She applied the Page 69 Test to The Broken Teaglass and reported the following:
The Broken Teaglass is two books in one, each with its own narrator—the main narrator, Billy, and the occasional, elusive narrator of the book-within-the-book, also called The Broken Teaglass. Billy and his coworker Mona discover fragments of this book hidden within the citation files of the dictionary company where they work.Read an excerpt from The Broken Teaglass, and learn more about the book and author at Emily Arsenault's website.
In the scene on page 69, the two young editors are reviewing a citation from the apparently fictitious book while drinking beer after work. The citation (half of which appears on p. 69) mentions a corpse and junkie slang, which Mona considers to be an odd, even humorous, juxtaposition. The conversation that follows the citation gives one a good sense of Billy’s and Mona’s relationship. They aren’t sure how seriously to take these ominous citations—or, for that matter, each other. Their banter here—and page 69 in general—is indeed representative of the book. While there is an element of mystery in The Broken Teaglass, at its core it’s a playful book that’s more about words and people than murder.
Page 69:You said that junk slang was your favorite, and wanted to know if there was a chapter on junk. Then you asked if I’d finished that other book yet. No, I whispered. I was unraveling fast. Was it a trick question? What exactly had been in that article that I hadn’t had time to read? Was there something suspect near the corpse? Were you smiling, Red, because of something you knew?Dolores BeekmimI read it over a couple of times. Mona went to the refrigerator, got out a beer, and placed it quietly next to my hand.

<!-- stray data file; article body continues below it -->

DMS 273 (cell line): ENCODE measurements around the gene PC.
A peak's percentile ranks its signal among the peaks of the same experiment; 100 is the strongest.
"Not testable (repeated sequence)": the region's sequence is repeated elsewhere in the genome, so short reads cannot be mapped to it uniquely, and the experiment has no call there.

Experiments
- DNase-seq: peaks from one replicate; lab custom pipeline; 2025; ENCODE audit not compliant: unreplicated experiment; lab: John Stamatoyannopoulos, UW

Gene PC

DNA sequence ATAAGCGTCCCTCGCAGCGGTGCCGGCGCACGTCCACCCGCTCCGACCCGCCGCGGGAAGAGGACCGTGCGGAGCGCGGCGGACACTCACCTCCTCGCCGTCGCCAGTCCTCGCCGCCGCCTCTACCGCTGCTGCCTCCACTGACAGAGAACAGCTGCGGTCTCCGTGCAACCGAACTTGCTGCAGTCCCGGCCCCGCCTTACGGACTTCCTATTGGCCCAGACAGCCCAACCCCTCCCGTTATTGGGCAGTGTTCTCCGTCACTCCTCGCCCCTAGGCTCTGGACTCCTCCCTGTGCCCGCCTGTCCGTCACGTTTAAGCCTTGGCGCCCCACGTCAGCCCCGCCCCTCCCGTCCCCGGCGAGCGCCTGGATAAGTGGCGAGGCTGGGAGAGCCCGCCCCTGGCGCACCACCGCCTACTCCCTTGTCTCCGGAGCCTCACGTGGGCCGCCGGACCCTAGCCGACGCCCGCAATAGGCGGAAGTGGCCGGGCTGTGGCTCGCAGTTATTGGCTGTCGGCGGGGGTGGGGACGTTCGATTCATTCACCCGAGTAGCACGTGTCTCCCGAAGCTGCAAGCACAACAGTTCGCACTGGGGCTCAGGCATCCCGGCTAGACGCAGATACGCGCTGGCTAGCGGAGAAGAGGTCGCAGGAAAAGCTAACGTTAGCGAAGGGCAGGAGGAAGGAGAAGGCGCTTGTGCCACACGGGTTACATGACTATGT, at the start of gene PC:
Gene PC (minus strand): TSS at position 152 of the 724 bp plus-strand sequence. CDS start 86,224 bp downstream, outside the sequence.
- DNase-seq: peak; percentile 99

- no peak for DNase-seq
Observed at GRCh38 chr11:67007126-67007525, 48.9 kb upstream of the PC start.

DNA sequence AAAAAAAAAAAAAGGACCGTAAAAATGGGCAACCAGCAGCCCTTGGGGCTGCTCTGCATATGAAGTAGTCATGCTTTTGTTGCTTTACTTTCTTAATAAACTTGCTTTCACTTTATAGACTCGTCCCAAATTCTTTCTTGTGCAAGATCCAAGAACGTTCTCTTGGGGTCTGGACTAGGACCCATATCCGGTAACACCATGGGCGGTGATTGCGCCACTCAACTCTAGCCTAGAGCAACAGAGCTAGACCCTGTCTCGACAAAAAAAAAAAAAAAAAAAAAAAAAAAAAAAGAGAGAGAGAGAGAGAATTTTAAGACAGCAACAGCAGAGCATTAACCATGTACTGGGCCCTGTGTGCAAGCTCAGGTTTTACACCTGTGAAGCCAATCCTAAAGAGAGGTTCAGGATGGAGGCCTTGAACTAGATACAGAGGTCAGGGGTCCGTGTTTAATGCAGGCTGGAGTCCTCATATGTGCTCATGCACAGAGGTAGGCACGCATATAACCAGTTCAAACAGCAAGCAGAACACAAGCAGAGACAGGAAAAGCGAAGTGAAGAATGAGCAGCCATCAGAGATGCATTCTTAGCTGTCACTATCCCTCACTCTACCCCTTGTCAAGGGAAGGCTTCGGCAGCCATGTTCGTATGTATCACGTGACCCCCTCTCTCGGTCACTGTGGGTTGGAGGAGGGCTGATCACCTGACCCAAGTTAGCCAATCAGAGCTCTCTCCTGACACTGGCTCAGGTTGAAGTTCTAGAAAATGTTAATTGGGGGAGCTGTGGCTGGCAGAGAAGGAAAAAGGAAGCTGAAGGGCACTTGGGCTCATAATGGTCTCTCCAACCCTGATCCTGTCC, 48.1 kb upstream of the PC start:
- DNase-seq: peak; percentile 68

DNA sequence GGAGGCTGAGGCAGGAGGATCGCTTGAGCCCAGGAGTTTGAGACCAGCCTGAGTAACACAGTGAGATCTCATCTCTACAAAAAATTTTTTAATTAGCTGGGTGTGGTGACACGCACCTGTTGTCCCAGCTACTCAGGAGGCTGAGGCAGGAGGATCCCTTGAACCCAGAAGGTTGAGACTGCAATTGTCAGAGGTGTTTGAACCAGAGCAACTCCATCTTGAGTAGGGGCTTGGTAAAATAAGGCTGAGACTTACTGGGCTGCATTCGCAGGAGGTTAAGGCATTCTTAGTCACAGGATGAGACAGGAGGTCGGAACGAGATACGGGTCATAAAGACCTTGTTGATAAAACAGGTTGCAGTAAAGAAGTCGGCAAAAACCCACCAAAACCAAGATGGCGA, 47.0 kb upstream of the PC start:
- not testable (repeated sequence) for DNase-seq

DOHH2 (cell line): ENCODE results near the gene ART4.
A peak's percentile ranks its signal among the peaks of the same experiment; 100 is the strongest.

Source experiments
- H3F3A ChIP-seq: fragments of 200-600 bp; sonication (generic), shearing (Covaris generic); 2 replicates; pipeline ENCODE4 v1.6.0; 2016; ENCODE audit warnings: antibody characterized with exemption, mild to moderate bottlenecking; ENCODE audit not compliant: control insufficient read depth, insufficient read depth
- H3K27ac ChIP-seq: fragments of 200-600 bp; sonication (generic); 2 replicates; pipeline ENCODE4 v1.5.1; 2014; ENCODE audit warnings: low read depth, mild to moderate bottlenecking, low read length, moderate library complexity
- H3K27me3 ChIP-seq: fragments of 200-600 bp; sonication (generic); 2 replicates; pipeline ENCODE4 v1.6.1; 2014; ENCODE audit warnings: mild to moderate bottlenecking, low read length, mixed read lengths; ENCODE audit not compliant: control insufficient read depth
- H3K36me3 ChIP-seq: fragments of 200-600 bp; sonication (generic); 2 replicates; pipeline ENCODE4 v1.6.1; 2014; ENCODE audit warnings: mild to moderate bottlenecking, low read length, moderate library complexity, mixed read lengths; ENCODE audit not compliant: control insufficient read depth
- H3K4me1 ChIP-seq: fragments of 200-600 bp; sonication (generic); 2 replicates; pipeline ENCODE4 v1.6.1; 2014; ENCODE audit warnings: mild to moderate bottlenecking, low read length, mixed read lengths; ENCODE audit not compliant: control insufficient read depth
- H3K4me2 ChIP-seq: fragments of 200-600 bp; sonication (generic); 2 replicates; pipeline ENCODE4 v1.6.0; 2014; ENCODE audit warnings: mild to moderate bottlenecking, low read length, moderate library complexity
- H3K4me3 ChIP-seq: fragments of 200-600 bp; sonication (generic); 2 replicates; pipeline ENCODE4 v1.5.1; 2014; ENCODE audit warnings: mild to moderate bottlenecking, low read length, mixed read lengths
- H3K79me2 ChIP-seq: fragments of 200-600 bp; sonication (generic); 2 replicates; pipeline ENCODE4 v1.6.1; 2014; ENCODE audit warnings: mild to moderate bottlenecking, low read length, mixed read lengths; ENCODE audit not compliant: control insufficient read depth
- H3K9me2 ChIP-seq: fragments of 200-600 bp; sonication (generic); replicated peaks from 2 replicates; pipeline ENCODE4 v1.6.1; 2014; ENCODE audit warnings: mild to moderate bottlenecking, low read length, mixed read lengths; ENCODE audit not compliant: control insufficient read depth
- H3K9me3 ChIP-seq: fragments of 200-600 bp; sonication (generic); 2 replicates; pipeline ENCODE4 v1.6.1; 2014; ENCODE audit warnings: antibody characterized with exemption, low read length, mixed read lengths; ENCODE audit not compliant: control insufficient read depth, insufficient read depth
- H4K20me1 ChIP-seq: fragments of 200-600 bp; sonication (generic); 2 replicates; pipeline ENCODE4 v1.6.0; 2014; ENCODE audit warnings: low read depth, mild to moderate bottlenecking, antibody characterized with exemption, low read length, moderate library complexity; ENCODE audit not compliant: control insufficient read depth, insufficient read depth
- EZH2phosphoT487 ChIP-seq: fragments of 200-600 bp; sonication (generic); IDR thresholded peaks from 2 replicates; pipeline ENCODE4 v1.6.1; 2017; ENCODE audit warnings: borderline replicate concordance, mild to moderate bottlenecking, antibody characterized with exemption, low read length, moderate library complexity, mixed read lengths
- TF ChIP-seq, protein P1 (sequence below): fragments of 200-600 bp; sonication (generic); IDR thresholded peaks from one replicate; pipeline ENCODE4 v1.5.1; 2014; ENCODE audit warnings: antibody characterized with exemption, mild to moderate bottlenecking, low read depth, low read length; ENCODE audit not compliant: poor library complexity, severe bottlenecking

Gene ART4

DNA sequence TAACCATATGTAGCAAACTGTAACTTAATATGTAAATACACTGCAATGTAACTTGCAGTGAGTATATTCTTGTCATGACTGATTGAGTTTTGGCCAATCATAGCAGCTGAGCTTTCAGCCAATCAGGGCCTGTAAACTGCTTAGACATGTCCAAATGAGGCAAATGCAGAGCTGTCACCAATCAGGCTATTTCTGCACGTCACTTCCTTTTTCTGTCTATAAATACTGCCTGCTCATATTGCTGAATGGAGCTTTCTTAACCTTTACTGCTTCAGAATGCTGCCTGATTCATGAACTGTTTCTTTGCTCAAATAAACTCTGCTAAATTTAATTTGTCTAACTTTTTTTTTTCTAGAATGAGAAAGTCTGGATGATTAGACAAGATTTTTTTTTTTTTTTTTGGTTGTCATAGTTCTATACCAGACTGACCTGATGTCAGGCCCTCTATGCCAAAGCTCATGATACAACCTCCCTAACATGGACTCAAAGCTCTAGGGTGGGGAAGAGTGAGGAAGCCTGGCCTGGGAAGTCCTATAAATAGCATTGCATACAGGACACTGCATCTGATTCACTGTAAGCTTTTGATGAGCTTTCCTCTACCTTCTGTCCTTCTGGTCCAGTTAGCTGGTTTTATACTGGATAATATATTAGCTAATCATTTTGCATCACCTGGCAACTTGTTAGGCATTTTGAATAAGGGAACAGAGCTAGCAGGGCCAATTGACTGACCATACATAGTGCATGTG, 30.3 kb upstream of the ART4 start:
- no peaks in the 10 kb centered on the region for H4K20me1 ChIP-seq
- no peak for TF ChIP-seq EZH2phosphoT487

The Broken Teaglass
14 October 1985
“That’s yours,” she said. “You can drink it, if you’re so inclined.”
“I think that’s a good idea. Now that we’re dealing with a corpse and all.” I snapped open the can.
“I know.” Mona sounded pretty thrilled. “Isn’t it great?”
“Great? Well, I don’t know about great, but—”
“You know what I think is interesting about this one?”
I took a long sip.
“What?” I said.
“Don’t you find the mention of the corpse a little casual? I mean, it’s mentioned almost like an afterthought.”
“I wouldn’t say that—”
“Come on. Mixed up in some conversation about junkie slang? I think this is supposed to be amusing.”
“You know, like British humor.”
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